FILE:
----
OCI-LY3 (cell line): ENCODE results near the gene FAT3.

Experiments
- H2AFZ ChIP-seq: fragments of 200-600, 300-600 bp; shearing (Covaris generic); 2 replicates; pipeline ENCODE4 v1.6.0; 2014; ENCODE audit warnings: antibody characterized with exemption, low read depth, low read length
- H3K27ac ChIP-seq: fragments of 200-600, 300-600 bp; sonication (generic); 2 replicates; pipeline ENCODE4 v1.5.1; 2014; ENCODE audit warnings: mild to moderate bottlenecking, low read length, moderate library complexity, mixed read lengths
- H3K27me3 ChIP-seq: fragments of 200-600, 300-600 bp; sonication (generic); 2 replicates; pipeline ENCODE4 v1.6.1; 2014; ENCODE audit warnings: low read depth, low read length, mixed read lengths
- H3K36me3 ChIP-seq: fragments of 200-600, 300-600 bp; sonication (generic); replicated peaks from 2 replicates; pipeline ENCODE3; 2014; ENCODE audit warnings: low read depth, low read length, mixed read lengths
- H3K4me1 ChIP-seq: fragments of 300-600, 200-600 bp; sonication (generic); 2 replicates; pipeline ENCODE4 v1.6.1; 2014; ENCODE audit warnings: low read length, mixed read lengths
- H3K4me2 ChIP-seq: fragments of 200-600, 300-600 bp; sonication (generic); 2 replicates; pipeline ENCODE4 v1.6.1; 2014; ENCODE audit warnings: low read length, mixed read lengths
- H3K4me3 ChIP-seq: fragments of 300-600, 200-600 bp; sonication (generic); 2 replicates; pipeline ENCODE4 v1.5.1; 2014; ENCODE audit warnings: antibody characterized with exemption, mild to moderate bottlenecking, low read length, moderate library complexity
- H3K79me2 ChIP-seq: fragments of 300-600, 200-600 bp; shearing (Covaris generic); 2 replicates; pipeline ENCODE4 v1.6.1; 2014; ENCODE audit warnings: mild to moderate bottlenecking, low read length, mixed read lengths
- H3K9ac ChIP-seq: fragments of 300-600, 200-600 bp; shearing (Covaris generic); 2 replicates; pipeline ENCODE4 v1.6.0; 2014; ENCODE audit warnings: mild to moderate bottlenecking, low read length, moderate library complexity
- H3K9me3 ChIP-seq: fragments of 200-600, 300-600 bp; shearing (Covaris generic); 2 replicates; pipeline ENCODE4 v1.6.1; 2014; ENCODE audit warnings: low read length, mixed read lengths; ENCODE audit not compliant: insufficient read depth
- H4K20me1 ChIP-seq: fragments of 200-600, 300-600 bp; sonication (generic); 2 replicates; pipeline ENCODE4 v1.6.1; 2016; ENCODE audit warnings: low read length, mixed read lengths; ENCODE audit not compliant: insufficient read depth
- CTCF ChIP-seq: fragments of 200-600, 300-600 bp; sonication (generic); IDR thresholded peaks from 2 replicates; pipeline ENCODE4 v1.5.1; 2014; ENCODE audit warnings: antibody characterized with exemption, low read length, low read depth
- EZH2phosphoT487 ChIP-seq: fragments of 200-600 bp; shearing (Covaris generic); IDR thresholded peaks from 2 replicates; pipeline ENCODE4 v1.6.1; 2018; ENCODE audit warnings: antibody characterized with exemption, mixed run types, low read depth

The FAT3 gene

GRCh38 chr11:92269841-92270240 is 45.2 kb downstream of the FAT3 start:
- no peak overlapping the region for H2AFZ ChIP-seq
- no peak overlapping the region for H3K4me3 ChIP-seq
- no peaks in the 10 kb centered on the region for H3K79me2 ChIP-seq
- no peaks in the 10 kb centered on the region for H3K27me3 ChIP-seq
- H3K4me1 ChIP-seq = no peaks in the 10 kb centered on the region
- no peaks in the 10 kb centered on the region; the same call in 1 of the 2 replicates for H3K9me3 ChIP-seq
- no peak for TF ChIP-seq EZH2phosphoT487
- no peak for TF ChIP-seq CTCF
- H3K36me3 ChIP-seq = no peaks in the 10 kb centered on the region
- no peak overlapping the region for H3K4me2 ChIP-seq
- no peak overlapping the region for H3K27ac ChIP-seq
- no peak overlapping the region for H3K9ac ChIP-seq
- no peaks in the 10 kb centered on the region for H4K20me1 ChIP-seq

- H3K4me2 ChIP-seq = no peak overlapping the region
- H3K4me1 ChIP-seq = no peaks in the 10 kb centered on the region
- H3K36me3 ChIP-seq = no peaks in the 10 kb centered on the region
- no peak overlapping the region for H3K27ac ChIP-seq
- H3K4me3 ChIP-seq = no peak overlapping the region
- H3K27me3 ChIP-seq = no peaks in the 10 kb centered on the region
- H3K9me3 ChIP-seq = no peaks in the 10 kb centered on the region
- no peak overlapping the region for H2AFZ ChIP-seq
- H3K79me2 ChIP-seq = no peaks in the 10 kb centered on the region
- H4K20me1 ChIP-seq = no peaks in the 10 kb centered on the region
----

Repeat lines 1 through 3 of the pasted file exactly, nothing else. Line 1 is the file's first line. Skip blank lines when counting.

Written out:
OCI-LY3 (cell line): ENCODE results near the gene FAT3.

Experiments
- H2AFZ ChIP-seq: fragments of 200-600, 300-600 bp; shearing (Covaris generic); 2 replicates; pipeline ENCODE4 v1.6.0; 2014; ENCODE audit warnings: antibody characterized with exemption, low read depth, low read length